There is no BUT in, "I'm Sorry"

There is no BUT in, “I’m Sorry”


There are many known secrets to a successful, fulfilling and long-lasting relationship and marriage. Chief among them is a sense of, “we’re in this together.” In addition, putting each other first, making your partner’s needs a priority and effective conflict resolution skills are also crucial. An important part of conflict resolution is saying, “I’m sorry” in an authentic and genuine way that deepens your intimacy and bond.


What I often say is this: Do you want to be right or do you want to do what works?


I’m a dating coach in New York City where millions of successful and smart men and women mix and mingle day in and day out. Part of the challenge of being among and around smart and successful people is that they can rationalize, intellectualize, and monetize everything.


What does this mean?


It means there is a lot of ego at play, not just in men but also in women. No one wants to admit to screwing up or take the blame for x, y and z.


The thing is this: when you’re in a relationship, prioritizing that union and the other person is tantamount. Often this involves taking one’s ego to the back seat, doing what works for the greater good of the relationship and not being stubborn. Remember, you are on the same team so seeing who can hold out the longest in an argument is unhelpful.


Do you want to be in a relationship or do you want to be in a happy, fulfilling and lasting relationship? It is literally and figuratively up to you.


In my life, I come across many well-meaning people at work, friends, and family members who seem to think that saying, “I’m sorry” is above them. These are some common one-liners I hear in sad, half-assed attempts at an apology:


“I can see how you could see it that way.”


“I’m sorry you feel that way.”


“I’m sorry but it wasn’t really my fault… it was the train, my roommate, my dog, the kids, the alarm clock… endless number of replaceable nouns can fit here.


Or even worse: no apology, attempt, acknowledgement, or ownership. It’s like putting your face in the sand and wishing the problem would disappear magically. NOTHING negative in a relationship magically disappears. Unless you deal with it head on, I promise, it will reappear time and again.


There is a correct way to apologize and by correct I mean one that is effective and will get the desired results (trust, intimacy, connection). Simply put, there are words and actions that will course correct your relationship. I want to reiterate that you don’t have to FEEL that you’re in the right or in the wrong to apologize. After all, each of us is entitled to our perspective and no two people can think, believe and feel exactly the same way about the same event, even one that has just taken place. You are entitled to your truth just as your partner is entitled to his. This is yet another reason to use a coach or a therapist to help untangle these webs.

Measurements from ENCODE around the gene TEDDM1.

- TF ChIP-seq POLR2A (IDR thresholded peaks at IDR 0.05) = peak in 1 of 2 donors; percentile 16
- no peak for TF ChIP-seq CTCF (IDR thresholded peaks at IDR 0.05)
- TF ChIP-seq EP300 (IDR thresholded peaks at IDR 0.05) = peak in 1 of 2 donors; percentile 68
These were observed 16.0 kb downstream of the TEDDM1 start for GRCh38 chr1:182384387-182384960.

Here is how you offer a heartfelt apology to reconnect and strengthen your bond:


1.    Say the words out loud, “I’m sorry”: No matter what the argument was about, you had a part in it, however small. “I’m really sorry that what I just said hurt you. It wasn’t my intention to hurt you and it just came out like that in a fit of rage.” “I’m really sorry you felt abandoned at the party. I didn’t mean to leave you there by yourself and not pay attention to you when you needed me.” “I’m sorry I was looking at my phone and not paying attention to what you were saying.” There is no BUT in, “I’m sorry.


2.    Ownership: “I take full responsibility for what I said/what I did.” Acknowledge how you made the other person feel. You can’t minimize how the other person feels. It is how the person feels. Period.


3.    How will you make it better? “I will make every effort to do better next time.” A genuine apology requires a changed behavior.


4.    Will you forgive me?


How NOT to apologize:


->  If you justify, rationalize your words or behavior;

->  Blame the other person (e.g. I’m sorry you’re too sensitive; I’m sorry you feel that way);

-> Make excuses for your behavior (e.g. I’m sorry I was late because the train was delayed, my boss held me up, there was so much traffic);

->  Minimize the other’s feelings (e.g. I have no idea what you’re talking about. Or, that’s stupid you feel that way or any variation thereof).


Put your ego aside. Learning how to apologize with your friends, family members, colleagues and partner in life (people that matter to you), is a critical skill you must practice and master if you want your relationship to go the distance. Shoving problems under the rug, not talking about it or ignoring it only makes the issue fester. Festering will eventually lead to resentment. Nothing good comes of resentment.


Make it right while you still can.


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